Revit Architecture 2011 Essential Training
In Revit Architecture 2011 Essential Training, author Paul F. Aubin shows how to create compelling architectural designs using the modeling tools in Revit. This course covers the entire building information modeling (BIM) workflow, from design concept to publishing. It also covers navigating the Revit interface, modeling basic building features such as walls, doors and windows, working with sketch-based components such as roofs and stairs, annotating designs with dimensions and callouts, and adding 3D geometry. Exercise files are included with the course.
- Introducing building information modeling (BIM)
- Adding levels, grids, and columns to set up a project
- Creating building layouts with walls, doors and windows
- Modifying wall types and properties
- Working with DWG files and CAD inserts
- Adding rooms
- Adding filled and masking regions and detailing
- Generate schedules and reports
- Understanding families
- Using reference planes, parameters and constraints
- Outputting files, including DWF and PDF files
(swish) - Hello. My name is Paul Aubin and welcome to Revit Architecture 2011 Essential Training. Over the last few years, Revit has taken the building industry by storm. Every day more and more firms are adding Revit to their workflow and one thing is certain. It often has something to do with BIM. BIM stands for Building Information Modeling and is one of the topics that we will explore in this course. Let's start with basics like walls, columns, doors and windows.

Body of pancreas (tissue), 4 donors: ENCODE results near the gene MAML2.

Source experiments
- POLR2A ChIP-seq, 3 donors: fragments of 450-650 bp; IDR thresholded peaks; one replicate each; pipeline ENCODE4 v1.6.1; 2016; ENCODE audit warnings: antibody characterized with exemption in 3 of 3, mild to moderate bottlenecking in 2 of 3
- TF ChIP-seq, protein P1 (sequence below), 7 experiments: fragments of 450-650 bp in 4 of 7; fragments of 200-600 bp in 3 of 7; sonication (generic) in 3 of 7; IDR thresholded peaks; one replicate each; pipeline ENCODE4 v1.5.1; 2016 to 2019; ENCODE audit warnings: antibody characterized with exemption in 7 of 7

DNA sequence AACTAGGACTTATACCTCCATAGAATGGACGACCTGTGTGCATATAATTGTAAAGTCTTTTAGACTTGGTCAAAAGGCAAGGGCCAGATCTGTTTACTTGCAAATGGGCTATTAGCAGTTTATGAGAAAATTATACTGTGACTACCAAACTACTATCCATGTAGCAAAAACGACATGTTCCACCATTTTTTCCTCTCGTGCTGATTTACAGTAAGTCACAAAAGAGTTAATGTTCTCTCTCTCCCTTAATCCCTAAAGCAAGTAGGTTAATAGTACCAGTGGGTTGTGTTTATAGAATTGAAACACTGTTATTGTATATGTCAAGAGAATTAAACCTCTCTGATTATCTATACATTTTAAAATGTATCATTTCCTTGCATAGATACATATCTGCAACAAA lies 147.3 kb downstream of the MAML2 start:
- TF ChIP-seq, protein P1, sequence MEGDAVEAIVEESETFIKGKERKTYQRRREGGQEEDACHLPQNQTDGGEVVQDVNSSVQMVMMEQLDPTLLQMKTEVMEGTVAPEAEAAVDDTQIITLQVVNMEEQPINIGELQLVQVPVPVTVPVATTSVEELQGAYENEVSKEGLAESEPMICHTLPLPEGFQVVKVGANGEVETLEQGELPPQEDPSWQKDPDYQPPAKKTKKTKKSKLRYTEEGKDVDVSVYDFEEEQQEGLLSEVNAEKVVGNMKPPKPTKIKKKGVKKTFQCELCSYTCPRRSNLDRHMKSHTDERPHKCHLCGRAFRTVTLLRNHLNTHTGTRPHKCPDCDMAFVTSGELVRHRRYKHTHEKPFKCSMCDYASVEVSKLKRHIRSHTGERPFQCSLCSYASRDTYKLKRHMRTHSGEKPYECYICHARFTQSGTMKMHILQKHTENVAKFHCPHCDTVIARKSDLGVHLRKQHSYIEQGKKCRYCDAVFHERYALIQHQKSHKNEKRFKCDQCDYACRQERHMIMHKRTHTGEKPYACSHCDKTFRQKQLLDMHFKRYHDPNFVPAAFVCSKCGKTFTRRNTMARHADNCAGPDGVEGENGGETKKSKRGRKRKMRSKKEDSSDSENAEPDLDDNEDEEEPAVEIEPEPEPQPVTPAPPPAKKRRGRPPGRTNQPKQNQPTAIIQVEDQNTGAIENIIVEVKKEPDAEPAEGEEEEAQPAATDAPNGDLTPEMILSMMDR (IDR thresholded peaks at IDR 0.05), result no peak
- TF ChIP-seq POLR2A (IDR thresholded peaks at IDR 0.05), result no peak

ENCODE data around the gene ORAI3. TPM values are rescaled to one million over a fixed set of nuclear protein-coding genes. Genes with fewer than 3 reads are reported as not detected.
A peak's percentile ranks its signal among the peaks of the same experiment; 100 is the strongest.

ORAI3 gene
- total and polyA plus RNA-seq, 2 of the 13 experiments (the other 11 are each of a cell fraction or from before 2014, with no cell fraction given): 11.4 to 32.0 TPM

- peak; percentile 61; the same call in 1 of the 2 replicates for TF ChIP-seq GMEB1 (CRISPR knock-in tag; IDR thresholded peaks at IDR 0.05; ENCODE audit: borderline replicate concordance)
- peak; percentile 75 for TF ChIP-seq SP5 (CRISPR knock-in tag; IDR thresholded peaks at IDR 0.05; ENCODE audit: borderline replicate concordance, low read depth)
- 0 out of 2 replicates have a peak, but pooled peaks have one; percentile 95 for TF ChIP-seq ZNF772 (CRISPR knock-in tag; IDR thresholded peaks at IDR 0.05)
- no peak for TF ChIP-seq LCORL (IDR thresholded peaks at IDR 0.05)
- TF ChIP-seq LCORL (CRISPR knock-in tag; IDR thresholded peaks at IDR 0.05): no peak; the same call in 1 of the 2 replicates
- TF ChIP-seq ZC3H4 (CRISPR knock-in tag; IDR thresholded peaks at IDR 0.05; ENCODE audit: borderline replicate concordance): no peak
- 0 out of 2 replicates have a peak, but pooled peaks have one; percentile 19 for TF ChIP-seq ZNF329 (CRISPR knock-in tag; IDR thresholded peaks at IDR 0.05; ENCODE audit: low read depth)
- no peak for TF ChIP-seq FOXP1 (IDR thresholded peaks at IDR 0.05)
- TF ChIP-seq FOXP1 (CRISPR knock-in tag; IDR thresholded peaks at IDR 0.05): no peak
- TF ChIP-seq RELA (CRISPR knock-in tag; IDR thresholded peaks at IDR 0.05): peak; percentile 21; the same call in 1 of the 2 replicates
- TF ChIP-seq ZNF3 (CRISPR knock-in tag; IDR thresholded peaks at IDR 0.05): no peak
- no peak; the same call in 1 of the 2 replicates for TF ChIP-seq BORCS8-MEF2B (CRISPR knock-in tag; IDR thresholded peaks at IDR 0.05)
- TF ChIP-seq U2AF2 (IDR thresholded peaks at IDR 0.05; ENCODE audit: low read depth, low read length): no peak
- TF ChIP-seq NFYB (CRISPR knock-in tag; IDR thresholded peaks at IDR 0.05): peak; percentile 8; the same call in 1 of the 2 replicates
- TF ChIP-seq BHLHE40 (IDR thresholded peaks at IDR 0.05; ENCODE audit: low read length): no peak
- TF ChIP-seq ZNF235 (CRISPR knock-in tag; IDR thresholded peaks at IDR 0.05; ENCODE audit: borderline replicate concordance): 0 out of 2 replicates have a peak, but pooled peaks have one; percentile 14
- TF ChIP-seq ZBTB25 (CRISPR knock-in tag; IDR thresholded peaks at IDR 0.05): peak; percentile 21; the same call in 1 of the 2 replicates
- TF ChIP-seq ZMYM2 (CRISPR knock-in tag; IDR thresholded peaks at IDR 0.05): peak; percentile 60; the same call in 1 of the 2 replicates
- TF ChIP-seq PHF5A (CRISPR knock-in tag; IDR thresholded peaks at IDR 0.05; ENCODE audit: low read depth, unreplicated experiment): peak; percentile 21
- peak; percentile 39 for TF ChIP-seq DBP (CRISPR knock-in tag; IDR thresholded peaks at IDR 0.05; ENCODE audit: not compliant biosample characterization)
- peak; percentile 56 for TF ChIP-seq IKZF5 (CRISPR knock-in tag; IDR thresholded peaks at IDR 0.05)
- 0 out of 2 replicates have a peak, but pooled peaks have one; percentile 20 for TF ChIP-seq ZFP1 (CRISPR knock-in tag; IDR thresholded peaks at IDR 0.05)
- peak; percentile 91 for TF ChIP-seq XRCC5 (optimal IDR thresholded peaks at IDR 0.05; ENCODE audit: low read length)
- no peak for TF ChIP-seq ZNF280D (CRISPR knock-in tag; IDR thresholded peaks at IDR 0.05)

We'll explore how these items are added to your model, understand their association to levels and grids, manipulate their key properties and settings. I'll show you how to create a topographic surface upon which your building can sit. We'll even do this from imported CAD data such as an AutoCAD file from your consulting engineer. We'll put a roof over our head as we look at Revit's roofing tools. Do you use curtain walls in your designs? Well Revit has lots of functionality here for us to explore as well. And what building model would be complete without stairs, railings, toilet fixtures, and other equipment and furnishings.
But using Revit is not just about modeling. I'll show you how you can annotate your drawings, called views in Revit, with text, dimensions, and other architectural symbols. As you'll see, there's quite a bit required to create a complete virtual model of your building project. So if you're ready to start your journey into the world of Revit architecture, you've come to the right place. Let's get started.
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